Chill Out started as an internet cafe a decade ago. Gaming is Saychonpituck’s hobby. He kept its name after he transitioned the business into a Thai restaurant, despite it serving curries so hot it’s hard to sit still after eating one, let alone chill out. A few years ago the restaurant was thriving. But Saychonpituck says roadworks during the town centre upgrade took a toll. “We talk among ourselves and say ‘okay, maybe when construction finishes we’ll look at it again’. We hope it will pick up again with the economy. But I think it’s still dropped. Not picking up.”
Just a few blocks up the road though, a different story is unfolding. By 5.15pm the Chinese restaurants along Mt Albert’s main street are filling up. Walkers are filing past the shops with dogs in tow, hoping to watch the sunset from the summit of Ōwairaka. Packed trains of commuters are unloading at the station just below the town centre. Their walk home will take them past the area’s newest bar, Albert’s Post. Its owner, Steve Gough, took over the lease on what used to be a tacky gift shop next to Triniti of Silver Cafe about a year ago and fitted it out as a pub. It’s already a popular stop-off point for locals. There’s Emerson’s and Panhead on tap; a kids’ playground out back.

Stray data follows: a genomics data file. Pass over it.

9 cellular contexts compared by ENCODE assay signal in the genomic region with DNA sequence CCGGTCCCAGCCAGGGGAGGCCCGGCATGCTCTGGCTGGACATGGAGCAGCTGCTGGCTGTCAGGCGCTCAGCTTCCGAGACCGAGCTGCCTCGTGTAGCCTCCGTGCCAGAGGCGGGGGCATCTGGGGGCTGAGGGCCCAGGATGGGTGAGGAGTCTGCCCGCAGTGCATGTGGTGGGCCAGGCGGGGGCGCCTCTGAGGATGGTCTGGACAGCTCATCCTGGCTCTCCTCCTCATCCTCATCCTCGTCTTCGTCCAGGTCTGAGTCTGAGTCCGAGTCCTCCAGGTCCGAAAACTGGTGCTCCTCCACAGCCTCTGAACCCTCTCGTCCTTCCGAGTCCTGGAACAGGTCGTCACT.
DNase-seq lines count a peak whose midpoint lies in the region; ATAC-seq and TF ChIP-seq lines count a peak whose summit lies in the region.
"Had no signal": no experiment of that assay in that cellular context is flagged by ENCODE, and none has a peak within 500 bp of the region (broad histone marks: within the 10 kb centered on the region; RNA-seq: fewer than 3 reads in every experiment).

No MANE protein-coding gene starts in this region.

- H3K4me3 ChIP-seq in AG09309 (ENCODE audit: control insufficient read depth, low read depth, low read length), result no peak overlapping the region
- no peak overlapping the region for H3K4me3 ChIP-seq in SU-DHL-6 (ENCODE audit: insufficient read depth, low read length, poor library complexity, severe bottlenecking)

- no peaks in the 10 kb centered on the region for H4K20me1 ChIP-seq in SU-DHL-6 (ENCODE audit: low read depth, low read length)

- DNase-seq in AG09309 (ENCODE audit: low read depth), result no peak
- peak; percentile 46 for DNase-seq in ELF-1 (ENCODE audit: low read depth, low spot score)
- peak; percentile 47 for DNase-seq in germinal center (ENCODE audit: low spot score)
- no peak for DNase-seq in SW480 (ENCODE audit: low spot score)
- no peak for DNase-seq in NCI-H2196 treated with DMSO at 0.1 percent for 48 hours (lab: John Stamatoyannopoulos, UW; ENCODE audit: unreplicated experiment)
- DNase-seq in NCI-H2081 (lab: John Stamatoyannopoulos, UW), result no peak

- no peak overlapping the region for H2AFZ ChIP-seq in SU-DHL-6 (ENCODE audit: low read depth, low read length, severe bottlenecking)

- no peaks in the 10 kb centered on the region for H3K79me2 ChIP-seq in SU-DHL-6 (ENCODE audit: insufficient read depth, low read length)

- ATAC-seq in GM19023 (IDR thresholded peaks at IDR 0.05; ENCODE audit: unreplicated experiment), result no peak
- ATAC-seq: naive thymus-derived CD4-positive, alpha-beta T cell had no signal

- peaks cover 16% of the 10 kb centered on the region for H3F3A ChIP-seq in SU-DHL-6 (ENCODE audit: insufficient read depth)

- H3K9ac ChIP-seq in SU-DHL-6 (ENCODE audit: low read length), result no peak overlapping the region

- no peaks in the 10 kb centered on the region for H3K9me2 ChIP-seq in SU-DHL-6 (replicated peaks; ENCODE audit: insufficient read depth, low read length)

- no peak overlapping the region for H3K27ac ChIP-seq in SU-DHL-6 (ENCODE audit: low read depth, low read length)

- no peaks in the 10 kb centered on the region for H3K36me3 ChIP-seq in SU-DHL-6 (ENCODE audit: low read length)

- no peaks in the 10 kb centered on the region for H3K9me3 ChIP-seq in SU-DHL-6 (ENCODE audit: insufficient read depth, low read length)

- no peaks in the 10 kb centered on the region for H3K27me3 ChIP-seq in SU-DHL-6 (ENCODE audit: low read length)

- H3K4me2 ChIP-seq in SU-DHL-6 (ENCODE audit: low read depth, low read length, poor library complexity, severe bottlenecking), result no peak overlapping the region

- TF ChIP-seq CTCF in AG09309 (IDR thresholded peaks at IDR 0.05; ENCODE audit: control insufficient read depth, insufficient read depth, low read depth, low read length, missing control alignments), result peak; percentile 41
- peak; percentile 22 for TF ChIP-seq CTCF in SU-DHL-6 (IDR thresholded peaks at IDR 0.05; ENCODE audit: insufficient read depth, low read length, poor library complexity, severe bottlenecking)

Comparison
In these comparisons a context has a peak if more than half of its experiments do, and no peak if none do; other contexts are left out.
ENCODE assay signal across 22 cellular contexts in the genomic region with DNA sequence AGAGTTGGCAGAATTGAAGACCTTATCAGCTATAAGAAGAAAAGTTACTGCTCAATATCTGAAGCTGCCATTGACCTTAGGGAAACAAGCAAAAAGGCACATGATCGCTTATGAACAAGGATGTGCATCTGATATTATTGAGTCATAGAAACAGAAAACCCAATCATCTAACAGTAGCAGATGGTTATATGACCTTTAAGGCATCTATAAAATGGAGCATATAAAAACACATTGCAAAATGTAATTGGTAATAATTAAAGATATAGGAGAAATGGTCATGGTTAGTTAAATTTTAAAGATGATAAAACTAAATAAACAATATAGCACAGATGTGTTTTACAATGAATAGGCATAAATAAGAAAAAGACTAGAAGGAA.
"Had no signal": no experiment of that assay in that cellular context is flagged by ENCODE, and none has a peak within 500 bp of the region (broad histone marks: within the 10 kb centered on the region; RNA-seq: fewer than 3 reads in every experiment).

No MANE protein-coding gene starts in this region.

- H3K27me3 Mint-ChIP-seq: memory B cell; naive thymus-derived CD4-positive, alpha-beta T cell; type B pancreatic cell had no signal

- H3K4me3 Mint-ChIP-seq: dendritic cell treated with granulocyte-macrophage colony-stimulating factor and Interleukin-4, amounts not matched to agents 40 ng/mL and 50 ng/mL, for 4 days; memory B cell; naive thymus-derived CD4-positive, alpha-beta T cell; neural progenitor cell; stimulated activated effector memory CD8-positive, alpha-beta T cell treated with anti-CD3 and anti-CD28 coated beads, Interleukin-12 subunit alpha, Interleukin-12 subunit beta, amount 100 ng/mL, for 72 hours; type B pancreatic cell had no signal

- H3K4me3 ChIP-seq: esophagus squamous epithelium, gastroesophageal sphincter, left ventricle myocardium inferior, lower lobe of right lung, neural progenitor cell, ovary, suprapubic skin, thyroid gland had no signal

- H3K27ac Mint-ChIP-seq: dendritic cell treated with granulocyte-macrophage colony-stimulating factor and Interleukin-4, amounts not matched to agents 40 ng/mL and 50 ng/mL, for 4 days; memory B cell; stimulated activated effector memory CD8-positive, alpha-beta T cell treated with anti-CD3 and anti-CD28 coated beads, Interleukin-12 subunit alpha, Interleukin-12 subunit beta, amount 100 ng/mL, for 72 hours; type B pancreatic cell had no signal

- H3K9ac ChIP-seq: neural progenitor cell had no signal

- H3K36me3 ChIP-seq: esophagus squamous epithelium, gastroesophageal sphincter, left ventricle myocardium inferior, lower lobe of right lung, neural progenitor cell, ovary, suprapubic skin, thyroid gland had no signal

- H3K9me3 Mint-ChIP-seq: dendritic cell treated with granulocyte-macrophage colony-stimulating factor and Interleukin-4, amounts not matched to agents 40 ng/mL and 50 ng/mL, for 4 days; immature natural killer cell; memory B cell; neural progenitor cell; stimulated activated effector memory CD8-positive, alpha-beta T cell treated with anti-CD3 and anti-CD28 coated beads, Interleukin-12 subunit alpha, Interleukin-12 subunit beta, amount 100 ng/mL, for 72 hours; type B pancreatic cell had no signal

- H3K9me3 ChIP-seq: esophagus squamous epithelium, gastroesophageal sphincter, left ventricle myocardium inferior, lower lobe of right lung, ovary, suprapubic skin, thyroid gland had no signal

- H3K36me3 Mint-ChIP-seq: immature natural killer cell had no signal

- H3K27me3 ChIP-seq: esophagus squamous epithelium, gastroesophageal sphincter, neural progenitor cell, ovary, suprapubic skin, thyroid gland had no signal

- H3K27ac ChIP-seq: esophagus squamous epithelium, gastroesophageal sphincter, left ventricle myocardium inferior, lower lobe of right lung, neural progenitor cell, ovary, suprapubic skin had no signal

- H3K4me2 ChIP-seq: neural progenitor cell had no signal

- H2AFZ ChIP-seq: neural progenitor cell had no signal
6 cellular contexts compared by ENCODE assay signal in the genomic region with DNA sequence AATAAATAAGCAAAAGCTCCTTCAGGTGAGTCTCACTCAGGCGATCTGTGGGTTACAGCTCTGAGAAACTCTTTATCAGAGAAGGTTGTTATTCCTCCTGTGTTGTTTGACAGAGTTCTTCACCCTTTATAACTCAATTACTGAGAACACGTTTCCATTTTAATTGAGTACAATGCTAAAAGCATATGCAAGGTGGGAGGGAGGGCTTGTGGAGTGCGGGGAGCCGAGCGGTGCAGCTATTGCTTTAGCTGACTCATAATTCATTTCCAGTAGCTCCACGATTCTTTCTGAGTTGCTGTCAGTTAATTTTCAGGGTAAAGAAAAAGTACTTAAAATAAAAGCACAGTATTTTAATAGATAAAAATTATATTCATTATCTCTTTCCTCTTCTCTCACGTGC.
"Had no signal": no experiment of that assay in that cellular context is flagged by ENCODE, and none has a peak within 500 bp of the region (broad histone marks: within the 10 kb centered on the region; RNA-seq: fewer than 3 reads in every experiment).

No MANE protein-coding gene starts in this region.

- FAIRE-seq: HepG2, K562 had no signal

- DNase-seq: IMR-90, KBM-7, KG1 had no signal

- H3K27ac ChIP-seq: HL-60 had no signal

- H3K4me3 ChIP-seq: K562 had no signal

In contrast to some of Mt Albert’s other shop owners, Gough is bullish about the suburb’s potential. He’s just been elected head of the local business association and wants to sell people on the area. “One of the things I’m trying to do is reset the narrative. Because we’re not going to develop our town centre by telling everyone how shit it is,” he says. “We’ve got to tell people how great it is. We’ve got to convince them why they should come to see us. You can fight the battles over issues but let’s not let that be all we talk about.”